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  • Writer's pictureJerry Della Femina


Everybody’s dying.

I know that sooner or later we all must die, but lately it’s happening sooner to so many people I know.

These days when a person dies a few seconds later someone writes in Facebook: “My mother…husband…wife…sister…etc. just died 40 seconds ago.” Then I guess they sit back and wait to see how many “likes” the death of this loved one will get on Facebook.

“Likes” on Facebook have become the universal report card of all our accomplishments, including death.

Woody Allen had a wonderful line about death. He said: “I know that I don’t want to achieve immortality through my work...I want to achieve it through not dying.” Don’t we all, Woody. Don’t we all.

What follows is a column that was published 18 years ago. It’s a gentle look at death by a man writing about his mother. I didn’t write it. It was written by a very talented man named Richard C. Wald, who wrote it for the New York Times.


In the last year of her life, my mother had accumulated bladder cancer, emphysema, osteoporosis, macular degeneration, heart problems, and an apartment in North Miami Beach. But there was nothing wrong with her hearing.

During one of my last visits with her, when she was mostly confined to bed, I went to see my Uncle Sidney; a large, wonderful man who lived in a nearby condominium and always had something funny to say. “You ought to plan for a funeral,” he said. “Your mother is not going to live forever, and chances are you won’t be here when she dies.”

So a few days later, as I was sitting in her dining room with him, the doorbell rang and in came the man who had sold Uncle Sidney a funeral on a prepaid basis. Mother was in the bedroom, and I was extremely uncomfortable.

“Who’s there?” she shouted.

“The guy who plans the funerals,” Uncle Sidney said.

“I’m not dead yet.”

“That’s why we’re only planning,” he said.

“Hello, Mr. Forstate,” the funeral planning man said.

“Tell him hello for me,” Mother shouted.

I had just started to sweat when Aunt Flo walked in. She was slim, smart, intense and blunt. Also, she never knocked. She had a key.

“Who’s this?” she asked Uncle Sidney. She meant the funeral planning man. She knew who I was.

“He’s the funeral planning man,” Uncle Sidney said.

“Great,” she said, “I can get some ideas.”

“Hey, Flo,” my mother shouted from the bedroom. “Don’t let him buy anything expensive.”

“Don’t worry, Lilly,” she said.

The funeral planning man gave me a sheet of paper with boxes to check off. “Where will interment take place?” he asked.

“In New York,” my mother shouted. “Ship me back.”

“We’ll all wind up there together,” Aunt Flo said. The seven brothers and sisters had not only lived close to each other in New York; they owned a cemetery lot in common.

The funeral planning man asked about cremation.

“What’s the point of that?” Uncle Sidney asked.

“Well,” said the funeral planning man, “If you are cremated and you have your ashes scattered, you can save about $1500.”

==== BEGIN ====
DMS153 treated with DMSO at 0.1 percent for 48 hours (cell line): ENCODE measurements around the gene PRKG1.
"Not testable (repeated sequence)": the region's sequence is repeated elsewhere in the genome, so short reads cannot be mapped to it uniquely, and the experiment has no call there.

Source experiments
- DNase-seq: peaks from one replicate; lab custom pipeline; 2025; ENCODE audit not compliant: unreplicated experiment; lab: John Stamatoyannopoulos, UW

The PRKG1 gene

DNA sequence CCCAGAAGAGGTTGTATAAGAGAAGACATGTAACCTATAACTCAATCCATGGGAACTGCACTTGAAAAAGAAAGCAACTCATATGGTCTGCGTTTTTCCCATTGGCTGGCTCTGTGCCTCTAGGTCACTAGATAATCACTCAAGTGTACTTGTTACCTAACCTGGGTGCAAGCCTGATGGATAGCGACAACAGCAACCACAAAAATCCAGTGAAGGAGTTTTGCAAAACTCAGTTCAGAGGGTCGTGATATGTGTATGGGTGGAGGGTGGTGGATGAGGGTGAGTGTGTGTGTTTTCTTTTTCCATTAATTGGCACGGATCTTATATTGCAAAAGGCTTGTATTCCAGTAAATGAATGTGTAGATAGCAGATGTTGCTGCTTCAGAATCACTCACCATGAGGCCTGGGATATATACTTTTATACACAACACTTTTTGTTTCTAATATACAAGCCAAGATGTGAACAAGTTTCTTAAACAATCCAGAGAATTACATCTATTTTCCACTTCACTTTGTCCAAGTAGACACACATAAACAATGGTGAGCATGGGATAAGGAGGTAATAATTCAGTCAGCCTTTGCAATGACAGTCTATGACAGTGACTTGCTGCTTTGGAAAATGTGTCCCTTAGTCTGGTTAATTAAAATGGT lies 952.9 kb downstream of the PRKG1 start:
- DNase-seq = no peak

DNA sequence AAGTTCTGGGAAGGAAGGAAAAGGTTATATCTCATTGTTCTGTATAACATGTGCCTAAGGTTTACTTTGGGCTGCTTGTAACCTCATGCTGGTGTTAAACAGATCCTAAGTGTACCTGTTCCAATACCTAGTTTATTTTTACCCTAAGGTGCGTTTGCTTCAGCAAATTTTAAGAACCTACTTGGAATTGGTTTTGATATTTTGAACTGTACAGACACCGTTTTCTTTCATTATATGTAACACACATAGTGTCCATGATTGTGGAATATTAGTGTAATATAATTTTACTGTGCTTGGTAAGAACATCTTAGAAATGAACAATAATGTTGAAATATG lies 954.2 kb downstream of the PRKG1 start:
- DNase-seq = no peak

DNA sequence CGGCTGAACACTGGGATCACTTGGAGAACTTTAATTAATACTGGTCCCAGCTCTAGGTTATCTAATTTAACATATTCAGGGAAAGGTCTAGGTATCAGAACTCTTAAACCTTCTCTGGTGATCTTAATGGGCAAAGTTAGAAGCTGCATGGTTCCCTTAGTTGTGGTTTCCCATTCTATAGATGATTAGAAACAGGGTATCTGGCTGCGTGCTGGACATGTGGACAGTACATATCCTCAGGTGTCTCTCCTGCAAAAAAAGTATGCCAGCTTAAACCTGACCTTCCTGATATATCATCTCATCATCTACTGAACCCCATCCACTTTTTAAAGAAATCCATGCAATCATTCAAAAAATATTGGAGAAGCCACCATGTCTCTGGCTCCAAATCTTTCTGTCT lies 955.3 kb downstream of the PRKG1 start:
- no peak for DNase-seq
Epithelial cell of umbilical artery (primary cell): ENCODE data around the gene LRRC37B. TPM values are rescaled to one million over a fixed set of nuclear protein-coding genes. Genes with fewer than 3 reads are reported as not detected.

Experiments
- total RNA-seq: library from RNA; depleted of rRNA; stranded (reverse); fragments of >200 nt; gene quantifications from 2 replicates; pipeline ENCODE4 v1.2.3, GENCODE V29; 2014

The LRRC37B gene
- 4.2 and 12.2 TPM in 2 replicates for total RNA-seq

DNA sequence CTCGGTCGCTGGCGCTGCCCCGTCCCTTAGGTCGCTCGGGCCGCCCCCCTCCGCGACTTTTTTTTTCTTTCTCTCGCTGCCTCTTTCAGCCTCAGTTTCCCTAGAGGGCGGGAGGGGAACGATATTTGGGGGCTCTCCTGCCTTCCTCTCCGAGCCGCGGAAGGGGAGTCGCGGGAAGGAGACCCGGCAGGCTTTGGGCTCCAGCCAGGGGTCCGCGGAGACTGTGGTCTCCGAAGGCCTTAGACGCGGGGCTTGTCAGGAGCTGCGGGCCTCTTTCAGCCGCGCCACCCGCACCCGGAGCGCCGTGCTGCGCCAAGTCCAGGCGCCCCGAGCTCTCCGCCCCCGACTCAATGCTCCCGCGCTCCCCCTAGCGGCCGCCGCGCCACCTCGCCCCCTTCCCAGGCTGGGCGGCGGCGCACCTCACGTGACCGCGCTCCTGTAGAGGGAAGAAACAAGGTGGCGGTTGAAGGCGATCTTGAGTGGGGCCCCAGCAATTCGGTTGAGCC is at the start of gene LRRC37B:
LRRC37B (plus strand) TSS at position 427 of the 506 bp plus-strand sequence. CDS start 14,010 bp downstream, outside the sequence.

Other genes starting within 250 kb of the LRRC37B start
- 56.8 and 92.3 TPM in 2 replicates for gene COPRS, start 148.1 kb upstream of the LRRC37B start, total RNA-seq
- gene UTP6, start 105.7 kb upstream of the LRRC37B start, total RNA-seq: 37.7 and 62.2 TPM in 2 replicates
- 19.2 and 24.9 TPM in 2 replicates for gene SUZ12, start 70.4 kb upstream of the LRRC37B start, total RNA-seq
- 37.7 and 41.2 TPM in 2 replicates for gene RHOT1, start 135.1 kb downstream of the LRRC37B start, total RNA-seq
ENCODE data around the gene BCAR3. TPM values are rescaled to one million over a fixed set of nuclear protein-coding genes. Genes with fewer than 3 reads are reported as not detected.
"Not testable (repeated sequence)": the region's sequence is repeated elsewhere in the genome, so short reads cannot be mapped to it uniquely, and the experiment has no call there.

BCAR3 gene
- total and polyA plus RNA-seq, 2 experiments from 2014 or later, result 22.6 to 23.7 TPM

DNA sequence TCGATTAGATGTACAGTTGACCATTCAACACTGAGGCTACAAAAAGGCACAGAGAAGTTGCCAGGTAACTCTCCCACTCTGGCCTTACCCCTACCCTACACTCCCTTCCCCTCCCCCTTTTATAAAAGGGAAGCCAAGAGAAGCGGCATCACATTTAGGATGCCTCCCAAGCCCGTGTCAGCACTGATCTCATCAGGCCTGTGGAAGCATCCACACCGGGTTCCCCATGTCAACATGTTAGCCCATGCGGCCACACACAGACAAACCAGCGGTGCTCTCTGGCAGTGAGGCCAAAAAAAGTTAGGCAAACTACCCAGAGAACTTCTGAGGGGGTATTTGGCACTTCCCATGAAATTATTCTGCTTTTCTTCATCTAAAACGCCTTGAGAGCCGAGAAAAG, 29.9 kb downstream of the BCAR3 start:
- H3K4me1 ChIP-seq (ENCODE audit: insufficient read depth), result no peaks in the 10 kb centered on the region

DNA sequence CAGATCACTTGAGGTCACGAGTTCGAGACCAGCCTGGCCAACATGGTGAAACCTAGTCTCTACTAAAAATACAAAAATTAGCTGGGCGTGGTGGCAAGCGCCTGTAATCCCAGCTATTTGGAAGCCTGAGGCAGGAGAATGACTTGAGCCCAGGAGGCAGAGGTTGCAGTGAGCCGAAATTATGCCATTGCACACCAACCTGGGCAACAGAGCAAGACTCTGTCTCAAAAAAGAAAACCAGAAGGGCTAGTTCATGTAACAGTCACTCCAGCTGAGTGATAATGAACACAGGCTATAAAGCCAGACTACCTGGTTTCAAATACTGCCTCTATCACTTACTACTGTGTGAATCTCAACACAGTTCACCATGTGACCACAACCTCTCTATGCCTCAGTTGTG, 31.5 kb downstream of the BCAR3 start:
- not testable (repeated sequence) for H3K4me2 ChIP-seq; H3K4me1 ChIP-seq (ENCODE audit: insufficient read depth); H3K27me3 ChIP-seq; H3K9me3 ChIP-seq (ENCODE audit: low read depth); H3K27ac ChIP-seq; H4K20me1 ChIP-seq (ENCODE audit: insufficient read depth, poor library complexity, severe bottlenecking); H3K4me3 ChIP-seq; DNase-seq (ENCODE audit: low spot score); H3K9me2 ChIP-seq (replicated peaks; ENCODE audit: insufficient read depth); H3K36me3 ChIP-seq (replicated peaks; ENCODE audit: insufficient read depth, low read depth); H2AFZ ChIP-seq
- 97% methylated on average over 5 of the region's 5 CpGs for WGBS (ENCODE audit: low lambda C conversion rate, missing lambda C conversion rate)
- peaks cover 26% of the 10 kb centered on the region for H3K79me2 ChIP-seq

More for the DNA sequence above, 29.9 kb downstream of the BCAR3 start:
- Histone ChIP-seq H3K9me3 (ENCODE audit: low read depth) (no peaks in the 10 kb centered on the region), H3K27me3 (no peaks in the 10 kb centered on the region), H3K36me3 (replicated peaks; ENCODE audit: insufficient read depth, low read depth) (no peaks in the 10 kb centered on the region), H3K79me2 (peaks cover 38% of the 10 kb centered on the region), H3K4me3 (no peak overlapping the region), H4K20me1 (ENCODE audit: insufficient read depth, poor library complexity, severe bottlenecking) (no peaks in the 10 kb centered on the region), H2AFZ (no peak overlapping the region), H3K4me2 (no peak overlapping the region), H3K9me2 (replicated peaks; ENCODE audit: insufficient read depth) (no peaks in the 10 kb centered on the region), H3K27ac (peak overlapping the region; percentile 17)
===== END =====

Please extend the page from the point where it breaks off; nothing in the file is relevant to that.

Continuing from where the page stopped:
“I’ve always wanted to get out to Yellowstone National Park,” Uncle Sidney said.

“You want your ashes scattered in Yellowstone Park?” Aunt Flo asked.

“No. But with the $1500 extra I could have taken Frieda for a visit to Yellowstone.”

“You wouldn’t like it,” my mother shouted. “It’s empty.”

The funeral planning man said the only real expense after cremation was a $150 urn.

“But if I’m going to be scattered, why do I need an urn?” Aunt Flo asked.

“You have to put the ashes in a nice receptacle,” the funeral planning man said.

“But I’m going to be emptied out in a few days,” she said. “How about a big two-pound coffee can?”

The funeral planning man turned to Uncle Sidney, who said, “Let’s talk about caskets.”

“Don’t spend a fortune, Richard,” my mother shouted. “A plain pine box. That’s all.”

“Would you like rounded corners?” the funeral man shouted to her.

“What are rounded corners?” I asked.

The funeral planning man turned to Uncle Sidney and said: “Rounded corners are a little nicer. The pine has a little better finish. It looks better.”

“Dead is dead,” my mother shouted.

“I’ll take the rounded corners,” I said.

“Martinson’s,” Aunt Flo said. We looked at her. “I have an old two-pound Martinson’s can.”

The funeral planning man smiled at Aunt Flo. She said, “Give him the rounded corners.”

We got through the rest of the long list very slowly. By the time the evening was over, all the boxes were filled in. Aunt Flo said she hadn’t really learned anything but she was going to talk things over with one of her daughters. I felt like an infant with a splitting headache.

My mother wasn’t getting around much, except for a little shuffling about the apartment. When I said goodbye, she was in bed, lion-hearted, but a much smaller figure than she had ever been. She smiled brightly at me and said, “Don’t worry, Richard – I’ll leave you my grandchildren.”

And she did.

-Richard C. Wald is a professor at the Columbia Graduate School of Journalism. Reprinted from The New York Times, Saturday, June 2, 2001.

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